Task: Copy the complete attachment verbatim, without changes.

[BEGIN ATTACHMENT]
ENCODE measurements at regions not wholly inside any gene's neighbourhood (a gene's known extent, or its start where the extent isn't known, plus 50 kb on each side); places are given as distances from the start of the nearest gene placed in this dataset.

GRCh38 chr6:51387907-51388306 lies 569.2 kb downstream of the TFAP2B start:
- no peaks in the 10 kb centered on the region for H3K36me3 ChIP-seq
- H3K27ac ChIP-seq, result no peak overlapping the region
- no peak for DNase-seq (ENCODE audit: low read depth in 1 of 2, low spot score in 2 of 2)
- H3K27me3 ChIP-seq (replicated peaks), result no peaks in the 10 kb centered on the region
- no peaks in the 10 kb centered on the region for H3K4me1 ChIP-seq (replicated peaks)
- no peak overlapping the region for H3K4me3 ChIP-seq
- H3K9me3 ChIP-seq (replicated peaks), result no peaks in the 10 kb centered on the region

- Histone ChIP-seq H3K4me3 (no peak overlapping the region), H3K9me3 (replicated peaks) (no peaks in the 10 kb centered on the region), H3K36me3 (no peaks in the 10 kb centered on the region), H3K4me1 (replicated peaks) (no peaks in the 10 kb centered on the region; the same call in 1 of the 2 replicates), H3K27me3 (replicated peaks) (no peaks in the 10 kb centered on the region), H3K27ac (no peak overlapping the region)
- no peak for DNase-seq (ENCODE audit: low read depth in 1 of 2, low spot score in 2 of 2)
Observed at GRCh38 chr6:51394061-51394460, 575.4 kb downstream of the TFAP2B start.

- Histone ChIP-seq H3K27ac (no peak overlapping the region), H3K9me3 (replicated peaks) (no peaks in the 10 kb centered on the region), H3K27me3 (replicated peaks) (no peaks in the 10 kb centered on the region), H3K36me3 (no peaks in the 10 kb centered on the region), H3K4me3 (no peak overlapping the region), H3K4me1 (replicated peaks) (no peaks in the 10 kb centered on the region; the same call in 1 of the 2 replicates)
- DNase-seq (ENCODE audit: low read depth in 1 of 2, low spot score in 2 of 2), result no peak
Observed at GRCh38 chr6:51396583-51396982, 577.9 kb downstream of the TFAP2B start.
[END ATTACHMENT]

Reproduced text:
ENCODE measurements at regions not wholly inside any gene's neighbourhood (a gene's known extent, or its start where the extent isn't known, plus 50 kb on each side); places are given as distances from the start of the nearest gene placed in this dataset.

GRCh38 chr6:51387907-51388306 lies 569.2 kb downstream of the TFAP2B start:
- no peaks in the 10 kb centered on the region for H3K36me3 ChIP-seq
- H3K27ac ChIP-seq, result no peak overlapping the region
- no peak for DNase-seq (ENCODE audit: low read depth in 1 of 2, low spot score in 2 of 2)
- H3K27me3 ChIP-seq (replicated peaks), result no peaks in the 10 kb centered on the region
- no peaks in the 10 kb centered on the region for H3K4me1 ChIP-seq (replicated peaks)
- no peak overlapping the region for H3K4me3 ChIP-seq
- H3K9me3 ChIP-seq (replicated peaks), result no peaks in the 10 kb centered on the region

- Histone ChIP-seq H3K4me3 (no peak overlapping the region), H3K9me3 (replicated peaks) (no peaks in the 10 kb centered on the region), H3K36me3 (no peaks in the 10 kb centered on the region), H3K4me1 (replicated peaks) (no peaks in the 10 kb centered on the region; the same call in 1 of the 2 replicates), H3K27me3 (replicated peaks) (no peaks in the 10 kb centered on the region), H3K27ac (no peak overlapping the region)
- no peak for DNase-seq (ENCODE audit: low read depth in 1 of 2, low spot score in 2 of 2)
Observed at GRCh38 chr6:51394061-51394460, 575.4 kb downstream of the TFAP2B start.

- Histone ChIP-seq H3K27ac (no peak overlapping the region), H3K9me3 (replicated peaks) (no peaks in the 10 kb centered on the region), H3K27me3 (replicated peaks) (no peaks in the 10 kb centered on the region), H3K36me3 (no peaks in the 10 kb centered on the region), H3K4me3 (no peak overlapping the region), H3K4me1 (replicated peaks) (no peaks in the 10 kb centered on the region; the same call in 1 of the 2 replicates)
- DNase-seq (ENCODE audit: low read depth in 1 of 2, low spot score in 2 of 2), result no peak
Observed at GRCh38 chr6:51396583-51396982, 577.9 kb downstream of the TFAP2B start.